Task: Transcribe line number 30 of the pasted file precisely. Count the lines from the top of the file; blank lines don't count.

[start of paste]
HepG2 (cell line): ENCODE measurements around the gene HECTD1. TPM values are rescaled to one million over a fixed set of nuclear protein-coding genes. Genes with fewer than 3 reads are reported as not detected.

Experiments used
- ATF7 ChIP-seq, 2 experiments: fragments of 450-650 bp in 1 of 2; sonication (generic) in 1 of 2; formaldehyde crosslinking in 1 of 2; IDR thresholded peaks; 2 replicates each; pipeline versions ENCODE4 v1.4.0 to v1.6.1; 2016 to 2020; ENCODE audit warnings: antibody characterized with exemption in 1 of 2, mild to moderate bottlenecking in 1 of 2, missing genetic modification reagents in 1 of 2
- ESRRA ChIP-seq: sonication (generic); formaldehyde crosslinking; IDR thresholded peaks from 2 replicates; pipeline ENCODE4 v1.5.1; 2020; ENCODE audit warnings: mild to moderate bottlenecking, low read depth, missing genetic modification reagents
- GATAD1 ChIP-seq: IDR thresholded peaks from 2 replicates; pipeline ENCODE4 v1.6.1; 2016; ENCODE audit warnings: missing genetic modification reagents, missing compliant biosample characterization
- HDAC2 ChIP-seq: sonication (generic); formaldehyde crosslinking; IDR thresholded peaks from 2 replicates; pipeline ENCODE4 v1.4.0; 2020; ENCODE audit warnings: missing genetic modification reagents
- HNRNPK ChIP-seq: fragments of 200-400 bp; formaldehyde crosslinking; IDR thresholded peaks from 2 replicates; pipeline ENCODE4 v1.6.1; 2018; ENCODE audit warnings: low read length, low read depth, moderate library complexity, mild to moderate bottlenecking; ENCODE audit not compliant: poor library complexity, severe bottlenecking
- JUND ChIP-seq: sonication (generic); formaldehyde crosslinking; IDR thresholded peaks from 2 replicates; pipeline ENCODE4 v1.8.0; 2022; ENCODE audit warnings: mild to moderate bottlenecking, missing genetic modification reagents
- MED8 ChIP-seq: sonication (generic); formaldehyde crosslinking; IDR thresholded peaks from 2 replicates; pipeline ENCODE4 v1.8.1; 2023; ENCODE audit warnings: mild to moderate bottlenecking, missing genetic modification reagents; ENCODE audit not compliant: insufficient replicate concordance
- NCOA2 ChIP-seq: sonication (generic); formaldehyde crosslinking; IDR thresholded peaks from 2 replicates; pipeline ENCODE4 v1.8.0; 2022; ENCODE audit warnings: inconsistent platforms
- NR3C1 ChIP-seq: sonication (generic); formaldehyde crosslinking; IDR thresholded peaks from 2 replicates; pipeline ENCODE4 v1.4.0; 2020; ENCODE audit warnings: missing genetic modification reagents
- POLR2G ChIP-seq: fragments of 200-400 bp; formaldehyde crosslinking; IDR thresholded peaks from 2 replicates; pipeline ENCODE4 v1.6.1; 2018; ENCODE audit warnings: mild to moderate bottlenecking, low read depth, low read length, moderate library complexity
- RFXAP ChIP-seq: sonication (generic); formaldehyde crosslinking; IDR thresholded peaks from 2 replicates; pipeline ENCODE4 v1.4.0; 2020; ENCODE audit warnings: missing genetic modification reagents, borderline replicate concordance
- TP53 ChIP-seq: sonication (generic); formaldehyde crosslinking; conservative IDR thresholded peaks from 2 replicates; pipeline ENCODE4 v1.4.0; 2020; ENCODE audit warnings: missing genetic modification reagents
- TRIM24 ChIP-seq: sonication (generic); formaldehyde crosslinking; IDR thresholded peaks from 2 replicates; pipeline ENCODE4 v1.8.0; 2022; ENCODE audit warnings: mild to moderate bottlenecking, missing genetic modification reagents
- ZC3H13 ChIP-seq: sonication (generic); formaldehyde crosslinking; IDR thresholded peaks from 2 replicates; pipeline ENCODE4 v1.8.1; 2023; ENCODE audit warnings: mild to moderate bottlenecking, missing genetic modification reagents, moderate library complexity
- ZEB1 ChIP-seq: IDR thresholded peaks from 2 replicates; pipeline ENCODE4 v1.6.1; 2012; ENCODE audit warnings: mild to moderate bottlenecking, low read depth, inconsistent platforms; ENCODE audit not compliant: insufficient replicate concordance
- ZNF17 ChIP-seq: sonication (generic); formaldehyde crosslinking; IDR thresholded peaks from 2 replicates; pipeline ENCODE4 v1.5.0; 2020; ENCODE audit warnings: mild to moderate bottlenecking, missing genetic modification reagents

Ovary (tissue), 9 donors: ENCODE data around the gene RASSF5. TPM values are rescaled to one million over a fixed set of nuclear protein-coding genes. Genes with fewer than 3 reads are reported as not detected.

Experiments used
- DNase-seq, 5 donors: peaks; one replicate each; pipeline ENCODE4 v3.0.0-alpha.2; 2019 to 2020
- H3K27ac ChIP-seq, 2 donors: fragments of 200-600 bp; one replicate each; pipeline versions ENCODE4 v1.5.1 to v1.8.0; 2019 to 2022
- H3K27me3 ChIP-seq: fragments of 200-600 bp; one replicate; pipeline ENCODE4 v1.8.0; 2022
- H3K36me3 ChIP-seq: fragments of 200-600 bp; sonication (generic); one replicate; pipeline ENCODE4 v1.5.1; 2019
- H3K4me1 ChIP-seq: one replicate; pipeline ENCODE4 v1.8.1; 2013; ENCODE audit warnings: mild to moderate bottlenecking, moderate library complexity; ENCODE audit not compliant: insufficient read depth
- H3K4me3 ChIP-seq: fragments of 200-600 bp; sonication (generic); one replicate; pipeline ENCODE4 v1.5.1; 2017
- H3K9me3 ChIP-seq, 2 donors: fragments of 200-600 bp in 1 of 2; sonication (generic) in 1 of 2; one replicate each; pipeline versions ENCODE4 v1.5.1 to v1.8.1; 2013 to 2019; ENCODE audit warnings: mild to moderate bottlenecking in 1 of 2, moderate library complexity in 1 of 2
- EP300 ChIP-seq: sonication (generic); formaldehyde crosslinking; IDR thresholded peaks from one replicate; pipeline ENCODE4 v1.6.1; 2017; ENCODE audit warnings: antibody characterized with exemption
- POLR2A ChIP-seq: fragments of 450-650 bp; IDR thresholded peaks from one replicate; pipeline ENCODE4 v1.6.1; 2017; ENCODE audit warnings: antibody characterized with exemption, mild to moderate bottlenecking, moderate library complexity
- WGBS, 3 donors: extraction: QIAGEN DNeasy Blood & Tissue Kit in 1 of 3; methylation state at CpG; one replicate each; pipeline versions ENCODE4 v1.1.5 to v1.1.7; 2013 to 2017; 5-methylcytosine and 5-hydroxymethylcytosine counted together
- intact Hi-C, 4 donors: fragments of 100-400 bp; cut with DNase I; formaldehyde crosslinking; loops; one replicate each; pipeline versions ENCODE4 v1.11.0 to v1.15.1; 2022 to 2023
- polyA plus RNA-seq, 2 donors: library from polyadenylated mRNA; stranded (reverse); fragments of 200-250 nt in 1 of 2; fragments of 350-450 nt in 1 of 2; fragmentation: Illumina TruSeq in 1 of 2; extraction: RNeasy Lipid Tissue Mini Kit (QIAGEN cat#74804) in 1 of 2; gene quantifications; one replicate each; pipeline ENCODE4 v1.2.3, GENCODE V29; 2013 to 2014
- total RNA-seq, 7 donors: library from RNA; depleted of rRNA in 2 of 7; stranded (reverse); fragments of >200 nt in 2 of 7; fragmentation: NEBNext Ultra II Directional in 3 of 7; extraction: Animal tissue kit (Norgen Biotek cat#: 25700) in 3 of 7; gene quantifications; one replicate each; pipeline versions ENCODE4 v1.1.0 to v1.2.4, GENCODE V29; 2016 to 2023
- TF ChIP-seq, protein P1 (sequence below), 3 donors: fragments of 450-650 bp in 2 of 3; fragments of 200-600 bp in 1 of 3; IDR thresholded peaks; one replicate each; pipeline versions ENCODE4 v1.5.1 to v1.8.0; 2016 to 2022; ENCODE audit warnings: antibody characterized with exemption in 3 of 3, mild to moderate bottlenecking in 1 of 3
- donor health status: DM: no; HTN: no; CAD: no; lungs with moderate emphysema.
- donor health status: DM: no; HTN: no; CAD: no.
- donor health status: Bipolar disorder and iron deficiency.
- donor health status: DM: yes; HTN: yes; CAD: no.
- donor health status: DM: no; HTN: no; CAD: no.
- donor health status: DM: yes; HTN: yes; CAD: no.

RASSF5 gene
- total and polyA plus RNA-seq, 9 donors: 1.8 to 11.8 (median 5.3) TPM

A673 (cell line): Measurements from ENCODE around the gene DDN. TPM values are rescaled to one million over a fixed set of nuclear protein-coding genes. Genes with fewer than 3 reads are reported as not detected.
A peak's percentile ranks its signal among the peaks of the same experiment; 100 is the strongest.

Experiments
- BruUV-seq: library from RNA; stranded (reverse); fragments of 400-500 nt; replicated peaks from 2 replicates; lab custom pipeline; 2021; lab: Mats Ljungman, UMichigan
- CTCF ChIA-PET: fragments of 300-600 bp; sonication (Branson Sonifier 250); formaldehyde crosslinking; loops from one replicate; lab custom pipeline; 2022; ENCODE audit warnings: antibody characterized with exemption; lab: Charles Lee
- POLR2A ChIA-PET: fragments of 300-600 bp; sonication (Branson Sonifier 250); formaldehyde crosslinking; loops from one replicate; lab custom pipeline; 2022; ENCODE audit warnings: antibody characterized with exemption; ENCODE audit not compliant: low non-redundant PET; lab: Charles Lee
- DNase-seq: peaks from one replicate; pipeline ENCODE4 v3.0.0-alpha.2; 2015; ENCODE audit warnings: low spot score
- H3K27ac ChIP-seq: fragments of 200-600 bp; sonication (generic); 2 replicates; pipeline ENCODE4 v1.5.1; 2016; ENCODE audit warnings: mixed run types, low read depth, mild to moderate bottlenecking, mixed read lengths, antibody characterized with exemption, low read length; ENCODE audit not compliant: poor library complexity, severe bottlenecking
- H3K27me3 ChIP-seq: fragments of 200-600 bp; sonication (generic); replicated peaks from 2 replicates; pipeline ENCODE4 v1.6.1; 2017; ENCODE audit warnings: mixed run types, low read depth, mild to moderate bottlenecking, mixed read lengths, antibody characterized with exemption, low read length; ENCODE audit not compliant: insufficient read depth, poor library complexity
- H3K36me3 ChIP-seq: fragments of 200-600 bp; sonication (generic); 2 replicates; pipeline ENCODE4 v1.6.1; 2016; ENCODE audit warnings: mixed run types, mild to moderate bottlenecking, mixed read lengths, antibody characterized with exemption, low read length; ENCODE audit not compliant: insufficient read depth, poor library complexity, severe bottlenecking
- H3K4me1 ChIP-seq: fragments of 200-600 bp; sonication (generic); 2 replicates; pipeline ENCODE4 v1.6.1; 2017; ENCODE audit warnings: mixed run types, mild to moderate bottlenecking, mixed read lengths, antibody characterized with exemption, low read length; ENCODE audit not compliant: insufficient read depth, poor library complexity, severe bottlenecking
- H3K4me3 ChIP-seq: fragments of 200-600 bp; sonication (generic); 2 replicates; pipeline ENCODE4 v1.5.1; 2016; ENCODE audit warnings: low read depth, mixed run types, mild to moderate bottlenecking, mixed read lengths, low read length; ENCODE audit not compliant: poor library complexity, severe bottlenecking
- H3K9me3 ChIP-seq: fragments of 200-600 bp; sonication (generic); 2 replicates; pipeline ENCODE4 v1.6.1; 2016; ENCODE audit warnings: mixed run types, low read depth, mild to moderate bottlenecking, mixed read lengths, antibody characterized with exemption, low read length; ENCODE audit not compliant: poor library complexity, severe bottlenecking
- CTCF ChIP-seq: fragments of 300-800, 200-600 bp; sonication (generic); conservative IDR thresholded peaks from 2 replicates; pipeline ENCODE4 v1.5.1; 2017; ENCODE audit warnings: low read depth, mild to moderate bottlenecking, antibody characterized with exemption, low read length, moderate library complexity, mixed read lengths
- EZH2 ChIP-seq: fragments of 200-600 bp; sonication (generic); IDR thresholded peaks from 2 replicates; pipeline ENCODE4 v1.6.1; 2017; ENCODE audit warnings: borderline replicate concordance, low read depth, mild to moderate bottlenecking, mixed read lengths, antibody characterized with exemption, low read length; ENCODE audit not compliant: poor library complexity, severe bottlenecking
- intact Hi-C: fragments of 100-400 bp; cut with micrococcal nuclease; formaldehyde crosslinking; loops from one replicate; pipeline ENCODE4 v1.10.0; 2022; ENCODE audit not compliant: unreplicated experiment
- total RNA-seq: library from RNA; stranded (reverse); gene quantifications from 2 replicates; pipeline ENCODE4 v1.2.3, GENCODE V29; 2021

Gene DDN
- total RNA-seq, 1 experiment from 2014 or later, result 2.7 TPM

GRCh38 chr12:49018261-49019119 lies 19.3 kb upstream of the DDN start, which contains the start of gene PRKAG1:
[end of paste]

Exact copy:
- WGBS, 3 donors: extraction: QIAGEN DNeasy Blood & Tissue Kit in 1 of 3; methylation state at CpG; one replicate each; pipeline versions ENCODE4 v1.1.5 to v1.1.7; 2013 to 2017; 5-methylcytosine and 5-hydroxymethylcytosine counted together